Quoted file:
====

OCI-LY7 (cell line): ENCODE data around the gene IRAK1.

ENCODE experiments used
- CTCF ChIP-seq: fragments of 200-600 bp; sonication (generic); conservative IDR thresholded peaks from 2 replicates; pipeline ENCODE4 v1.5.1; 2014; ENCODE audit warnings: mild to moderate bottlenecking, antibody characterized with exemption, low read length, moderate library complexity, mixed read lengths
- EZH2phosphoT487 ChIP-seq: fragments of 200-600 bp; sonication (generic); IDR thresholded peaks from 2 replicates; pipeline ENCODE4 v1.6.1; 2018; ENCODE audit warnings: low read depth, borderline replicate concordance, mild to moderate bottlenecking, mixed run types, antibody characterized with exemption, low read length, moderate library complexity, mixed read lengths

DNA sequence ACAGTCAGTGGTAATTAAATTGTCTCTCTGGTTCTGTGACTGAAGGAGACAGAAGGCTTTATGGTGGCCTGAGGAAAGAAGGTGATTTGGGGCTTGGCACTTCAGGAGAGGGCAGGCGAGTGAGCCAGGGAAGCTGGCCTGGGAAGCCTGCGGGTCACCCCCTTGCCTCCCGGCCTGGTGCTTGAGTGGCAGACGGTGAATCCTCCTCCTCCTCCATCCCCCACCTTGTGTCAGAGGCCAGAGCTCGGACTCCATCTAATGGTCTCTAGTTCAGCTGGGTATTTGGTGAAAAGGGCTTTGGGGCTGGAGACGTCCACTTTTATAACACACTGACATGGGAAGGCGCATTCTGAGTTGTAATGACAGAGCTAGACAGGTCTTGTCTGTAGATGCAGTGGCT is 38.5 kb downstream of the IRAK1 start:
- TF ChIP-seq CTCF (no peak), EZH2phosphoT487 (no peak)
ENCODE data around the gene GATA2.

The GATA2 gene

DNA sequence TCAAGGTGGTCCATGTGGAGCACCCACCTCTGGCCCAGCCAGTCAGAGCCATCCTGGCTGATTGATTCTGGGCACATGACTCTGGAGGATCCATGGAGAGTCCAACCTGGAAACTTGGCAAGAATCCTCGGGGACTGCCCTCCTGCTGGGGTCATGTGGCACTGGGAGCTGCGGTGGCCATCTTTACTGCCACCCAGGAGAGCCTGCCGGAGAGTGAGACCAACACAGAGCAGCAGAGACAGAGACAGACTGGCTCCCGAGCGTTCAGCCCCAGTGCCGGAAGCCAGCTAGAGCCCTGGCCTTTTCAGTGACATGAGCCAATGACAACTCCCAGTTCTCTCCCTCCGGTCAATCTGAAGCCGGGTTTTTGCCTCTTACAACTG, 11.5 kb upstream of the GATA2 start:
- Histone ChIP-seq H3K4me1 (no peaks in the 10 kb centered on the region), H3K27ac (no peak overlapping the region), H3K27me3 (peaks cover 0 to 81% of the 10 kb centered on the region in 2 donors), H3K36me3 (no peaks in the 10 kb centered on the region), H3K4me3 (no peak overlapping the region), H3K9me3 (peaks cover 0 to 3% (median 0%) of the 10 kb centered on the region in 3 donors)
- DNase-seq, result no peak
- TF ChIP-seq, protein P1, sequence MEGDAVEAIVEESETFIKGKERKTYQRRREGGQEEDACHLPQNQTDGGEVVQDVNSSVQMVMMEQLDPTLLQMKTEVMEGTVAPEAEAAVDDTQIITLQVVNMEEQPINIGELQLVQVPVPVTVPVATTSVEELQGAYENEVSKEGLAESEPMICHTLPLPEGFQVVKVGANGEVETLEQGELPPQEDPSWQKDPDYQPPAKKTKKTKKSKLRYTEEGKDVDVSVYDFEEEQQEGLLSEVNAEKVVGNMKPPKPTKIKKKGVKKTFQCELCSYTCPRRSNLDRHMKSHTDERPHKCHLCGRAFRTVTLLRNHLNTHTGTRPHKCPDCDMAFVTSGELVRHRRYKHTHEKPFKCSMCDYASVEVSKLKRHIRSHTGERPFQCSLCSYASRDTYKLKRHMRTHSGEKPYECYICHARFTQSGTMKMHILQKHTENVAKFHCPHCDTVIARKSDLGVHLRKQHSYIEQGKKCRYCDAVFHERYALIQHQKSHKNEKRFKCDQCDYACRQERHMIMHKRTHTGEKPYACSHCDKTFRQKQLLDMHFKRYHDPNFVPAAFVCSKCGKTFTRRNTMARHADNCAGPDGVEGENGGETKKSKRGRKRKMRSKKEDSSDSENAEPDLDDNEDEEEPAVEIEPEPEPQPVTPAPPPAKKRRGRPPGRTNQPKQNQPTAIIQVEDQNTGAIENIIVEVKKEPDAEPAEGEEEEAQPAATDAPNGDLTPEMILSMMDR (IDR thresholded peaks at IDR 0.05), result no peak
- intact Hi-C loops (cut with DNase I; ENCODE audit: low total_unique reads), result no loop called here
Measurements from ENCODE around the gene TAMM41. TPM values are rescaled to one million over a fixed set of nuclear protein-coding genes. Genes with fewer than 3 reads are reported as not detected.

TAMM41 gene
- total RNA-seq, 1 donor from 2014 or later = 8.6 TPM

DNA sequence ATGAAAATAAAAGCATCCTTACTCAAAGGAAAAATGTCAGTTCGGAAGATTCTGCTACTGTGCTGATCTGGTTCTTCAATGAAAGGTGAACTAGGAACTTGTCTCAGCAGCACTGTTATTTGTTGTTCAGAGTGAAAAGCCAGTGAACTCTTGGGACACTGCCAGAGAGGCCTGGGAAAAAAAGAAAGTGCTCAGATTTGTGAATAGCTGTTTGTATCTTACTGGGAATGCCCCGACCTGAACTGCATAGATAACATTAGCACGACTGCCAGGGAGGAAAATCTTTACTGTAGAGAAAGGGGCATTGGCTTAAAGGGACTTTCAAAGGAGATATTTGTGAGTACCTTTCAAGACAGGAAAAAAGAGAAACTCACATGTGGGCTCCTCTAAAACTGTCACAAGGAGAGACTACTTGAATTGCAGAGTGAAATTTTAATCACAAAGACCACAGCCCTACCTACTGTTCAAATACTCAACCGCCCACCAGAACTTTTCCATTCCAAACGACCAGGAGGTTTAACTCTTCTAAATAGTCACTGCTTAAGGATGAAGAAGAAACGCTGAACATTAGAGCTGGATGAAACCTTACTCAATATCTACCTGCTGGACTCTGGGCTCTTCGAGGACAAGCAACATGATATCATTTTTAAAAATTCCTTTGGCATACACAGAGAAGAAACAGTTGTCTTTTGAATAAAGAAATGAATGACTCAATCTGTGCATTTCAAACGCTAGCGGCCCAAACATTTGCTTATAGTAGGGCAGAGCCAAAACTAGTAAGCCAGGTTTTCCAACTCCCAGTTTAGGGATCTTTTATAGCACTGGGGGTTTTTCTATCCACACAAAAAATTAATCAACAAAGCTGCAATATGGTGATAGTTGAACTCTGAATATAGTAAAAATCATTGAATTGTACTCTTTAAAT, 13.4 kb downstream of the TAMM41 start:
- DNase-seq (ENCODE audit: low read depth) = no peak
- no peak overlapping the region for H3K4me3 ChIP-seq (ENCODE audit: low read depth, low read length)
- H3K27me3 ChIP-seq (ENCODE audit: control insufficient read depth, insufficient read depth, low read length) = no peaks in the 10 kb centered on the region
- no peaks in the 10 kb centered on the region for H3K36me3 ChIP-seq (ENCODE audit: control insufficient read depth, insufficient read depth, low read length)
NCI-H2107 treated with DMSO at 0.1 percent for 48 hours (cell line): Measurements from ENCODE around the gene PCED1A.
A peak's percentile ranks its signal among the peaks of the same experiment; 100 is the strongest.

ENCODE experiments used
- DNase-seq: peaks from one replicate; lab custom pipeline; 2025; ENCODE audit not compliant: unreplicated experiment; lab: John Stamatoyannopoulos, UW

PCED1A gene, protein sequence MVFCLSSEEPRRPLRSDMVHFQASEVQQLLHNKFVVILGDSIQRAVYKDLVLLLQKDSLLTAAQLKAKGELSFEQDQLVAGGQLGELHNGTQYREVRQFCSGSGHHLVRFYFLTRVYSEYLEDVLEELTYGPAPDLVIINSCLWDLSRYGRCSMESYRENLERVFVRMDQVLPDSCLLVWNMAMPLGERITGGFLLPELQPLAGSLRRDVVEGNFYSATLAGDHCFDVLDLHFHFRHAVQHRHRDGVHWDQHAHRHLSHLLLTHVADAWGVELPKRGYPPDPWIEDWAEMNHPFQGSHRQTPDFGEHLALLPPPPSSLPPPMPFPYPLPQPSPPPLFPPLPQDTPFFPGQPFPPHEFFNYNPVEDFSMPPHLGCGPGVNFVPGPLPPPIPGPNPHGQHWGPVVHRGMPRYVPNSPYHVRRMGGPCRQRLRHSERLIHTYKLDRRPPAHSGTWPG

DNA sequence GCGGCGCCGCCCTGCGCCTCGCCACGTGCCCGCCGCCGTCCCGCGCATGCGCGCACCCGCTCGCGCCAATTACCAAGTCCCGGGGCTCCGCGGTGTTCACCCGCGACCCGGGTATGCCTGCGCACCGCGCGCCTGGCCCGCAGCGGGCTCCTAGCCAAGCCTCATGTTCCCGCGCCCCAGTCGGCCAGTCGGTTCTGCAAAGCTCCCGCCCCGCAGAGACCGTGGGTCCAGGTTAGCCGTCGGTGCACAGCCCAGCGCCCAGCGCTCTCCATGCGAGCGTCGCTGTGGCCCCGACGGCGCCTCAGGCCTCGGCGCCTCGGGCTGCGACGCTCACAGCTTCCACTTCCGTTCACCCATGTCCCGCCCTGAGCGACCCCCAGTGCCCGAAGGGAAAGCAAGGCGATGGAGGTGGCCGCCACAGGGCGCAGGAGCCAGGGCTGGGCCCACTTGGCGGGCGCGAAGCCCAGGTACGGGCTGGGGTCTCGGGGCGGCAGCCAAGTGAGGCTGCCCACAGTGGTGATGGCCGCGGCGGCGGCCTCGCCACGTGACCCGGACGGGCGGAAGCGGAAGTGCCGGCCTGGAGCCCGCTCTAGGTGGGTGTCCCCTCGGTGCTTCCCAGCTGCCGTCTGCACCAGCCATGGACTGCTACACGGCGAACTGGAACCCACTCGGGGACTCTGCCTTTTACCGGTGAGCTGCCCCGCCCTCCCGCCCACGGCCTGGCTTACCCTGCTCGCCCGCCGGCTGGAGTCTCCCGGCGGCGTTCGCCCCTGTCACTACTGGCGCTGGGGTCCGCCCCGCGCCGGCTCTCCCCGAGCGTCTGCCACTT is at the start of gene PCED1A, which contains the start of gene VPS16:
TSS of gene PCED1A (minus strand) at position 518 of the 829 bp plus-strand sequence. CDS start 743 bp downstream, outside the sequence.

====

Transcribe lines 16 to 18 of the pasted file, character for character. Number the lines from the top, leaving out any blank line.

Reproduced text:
- total RNA-seq, 1 donor from 2014 or later = 8.6 TPM

DNA sequence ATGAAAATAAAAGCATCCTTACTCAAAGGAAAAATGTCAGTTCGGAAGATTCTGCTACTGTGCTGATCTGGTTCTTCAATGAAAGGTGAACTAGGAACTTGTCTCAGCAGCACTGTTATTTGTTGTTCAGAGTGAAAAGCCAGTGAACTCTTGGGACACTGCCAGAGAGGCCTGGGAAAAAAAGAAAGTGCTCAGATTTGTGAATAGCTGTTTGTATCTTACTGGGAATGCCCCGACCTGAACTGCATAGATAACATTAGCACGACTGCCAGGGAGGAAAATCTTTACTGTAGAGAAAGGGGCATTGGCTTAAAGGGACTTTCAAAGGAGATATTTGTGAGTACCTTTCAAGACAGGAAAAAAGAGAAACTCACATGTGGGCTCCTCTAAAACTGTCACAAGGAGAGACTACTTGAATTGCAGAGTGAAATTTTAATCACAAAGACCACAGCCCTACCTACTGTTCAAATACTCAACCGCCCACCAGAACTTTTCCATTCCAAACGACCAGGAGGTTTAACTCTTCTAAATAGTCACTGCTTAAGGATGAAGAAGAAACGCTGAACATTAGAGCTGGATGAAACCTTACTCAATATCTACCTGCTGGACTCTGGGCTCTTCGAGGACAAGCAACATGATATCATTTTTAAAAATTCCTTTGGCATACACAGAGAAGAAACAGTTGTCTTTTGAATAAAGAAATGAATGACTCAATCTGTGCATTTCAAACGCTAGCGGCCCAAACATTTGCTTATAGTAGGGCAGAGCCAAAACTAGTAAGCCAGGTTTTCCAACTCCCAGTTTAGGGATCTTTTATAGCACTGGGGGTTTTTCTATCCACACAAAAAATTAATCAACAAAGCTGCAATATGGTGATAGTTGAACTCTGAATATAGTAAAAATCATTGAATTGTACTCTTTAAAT, 13.4 kb downstream of the TAMM41 start:
- DNase-seq (ENCODE audit: low read depth) = no peak